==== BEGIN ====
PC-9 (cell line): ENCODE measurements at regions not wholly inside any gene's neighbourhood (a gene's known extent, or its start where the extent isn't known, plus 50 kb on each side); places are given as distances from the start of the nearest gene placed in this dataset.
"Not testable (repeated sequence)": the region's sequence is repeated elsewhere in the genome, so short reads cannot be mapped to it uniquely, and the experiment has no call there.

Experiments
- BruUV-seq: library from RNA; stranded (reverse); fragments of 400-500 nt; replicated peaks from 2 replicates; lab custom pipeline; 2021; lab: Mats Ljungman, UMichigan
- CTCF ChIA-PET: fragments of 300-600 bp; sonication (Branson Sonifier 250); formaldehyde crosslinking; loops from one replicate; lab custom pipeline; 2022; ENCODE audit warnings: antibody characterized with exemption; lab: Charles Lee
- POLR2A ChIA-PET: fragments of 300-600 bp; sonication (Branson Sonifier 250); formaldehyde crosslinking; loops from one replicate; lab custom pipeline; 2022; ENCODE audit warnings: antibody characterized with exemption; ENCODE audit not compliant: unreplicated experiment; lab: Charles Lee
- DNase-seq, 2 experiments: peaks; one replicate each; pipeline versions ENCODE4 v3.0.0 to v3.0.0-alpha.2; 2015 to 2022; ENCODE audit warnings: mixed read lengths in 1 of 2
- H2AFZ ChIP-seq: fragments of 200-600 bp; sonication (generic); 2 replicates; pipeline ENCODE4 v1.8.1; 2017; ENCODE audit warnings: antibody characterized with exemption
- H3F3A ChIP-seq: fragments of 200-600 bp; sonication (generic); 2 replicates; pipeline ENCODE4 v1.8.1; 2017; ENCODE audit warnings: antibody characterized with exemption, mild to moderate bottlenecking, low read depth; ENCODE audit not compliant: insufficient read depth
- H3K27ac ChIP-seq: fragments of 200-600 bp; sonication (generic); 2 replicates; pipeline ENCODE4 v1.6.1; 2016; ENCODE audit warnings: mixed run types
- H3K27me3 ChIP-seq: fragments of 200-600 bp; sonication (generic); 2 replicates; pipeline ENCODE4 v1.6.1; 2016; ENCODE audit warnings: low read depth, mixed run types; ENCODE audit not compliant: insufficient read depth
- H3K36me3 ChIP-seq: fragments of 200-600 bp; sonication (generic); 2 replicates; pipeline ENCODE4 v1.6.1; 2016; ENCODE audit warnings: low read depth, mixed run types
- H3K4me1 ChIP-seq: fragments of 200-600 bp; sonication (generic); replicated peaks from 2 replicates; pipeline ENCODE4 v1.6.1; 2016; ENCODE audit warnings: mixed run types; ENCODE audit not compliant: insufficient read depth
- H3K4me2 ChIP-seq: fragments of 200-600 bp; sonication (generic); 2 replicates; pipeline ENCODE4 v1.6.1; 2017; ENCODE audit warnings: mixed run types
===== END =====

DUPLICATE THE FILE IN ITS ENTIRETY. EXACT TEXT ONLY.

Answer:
PC-9 (cell line): ENCODE measurements at regions not wholly inside any gene's neighbourhood (a gene's known extent, or its start where the extent isn't known, plus 50 kb on each side); places are given as distances from the start of the nearest gene placed in this dataset.
"Not testable (repeated sequence)": the region's sequence is repeated elsewhere in the genome, so short reads cannot be mapped to it uniquely, and the experiment has no call there.

Experiments
- BruUV-seq: library from RNA; stranded (reverse); fragments of 400-500 nt; replicated peaks from 2 replicates; lab custom pipeline; 2021; lab: Mats Ljungman, UMichigan
- CTCF ChIA-PET: fragments of 300-600 bp; sonication (Branson Sonifier 250); formaldehyde crosslinking; loops from one replicate; lab custom pipeline; 2022; ENCODE audit warnings: antibody characterized with exemption; lab: Charles Lee
- POLR2A ChIA-PET: fragments of 300-600 bp; sonication (Branson Sonifier 250); formaldehyde crosslinking; loops from one replicate; lab custom pipeline; 2022; ENCODE audit warnings: antibody characterized with exemption; ENCODE audit not compliant: unreplicated experiment; lab: Charles Lee
- DNase-seq, 2 experiments: peaks; one replicate each; pipeline versions ENCODE4 v3.0.0 to v3.0.0-alpha.2; 2015 to 2022; ENCODE audit warnings: mixed read lengths in 1 of 2
- H2AFZ ChIP-seq: fragments of 200-600 bp; sonication (generic); 2 replicates; pipeline ENCODE4 v1.8.1; 2017; ENCODE audit warnings: antibody characterized with exemption
- H3F3A ChIP-seq: fragments of 200-600 bp; sonication (generic); 2 replicates; pipeline ENCODE4 v1.8.1; 2017; ENCODE audit warnings: antibody characterized with exemption, mild to moderate bottlenecking, low read depth; ENCODE audit not compliant: insufficient read depth
- H3K27ac ChIP-seq: fragments of 200-600 bp; sonication (generic); 2 replicates; pipeline ENCODE4 v1.6.1; 2016; ENCODE audit warnings: mixed run types
- H3K27me3 ChIP-seq: fragments of 200-600 bp; sonication (generic); 2 replicates; pipeline ENCODE4 v1.6.1; 2016; ENCODE audit warnings: low read depth, mixed run types; ENCODE audit not compliant: insufficient read depth
- H3K36me3 ChIP-seq: fragments of 200-600 bp; sonication (generic); 2 replicates; pipeline ENCODE4 v1.6.1; 2016; ENCODE audit warnings: low read depth, mixed run types
- H3K4me1 ChIP-seq: fragments of 200-600 bp; sonication (generic); replicated peaks from 2 replicates; pipeline ENCODE4 v1.6.1; 2016; ENCODE audit warnings: mixed run types; ENCODE audit not compliant: insufficient read depth
- H3K4me2 ChIP-seq: fragments of 200-600 bp; sonication (generic); 2 replicates; pipeline ENCODE4 v1.6.1; 2017; ENCODE audit warnings: mixed run types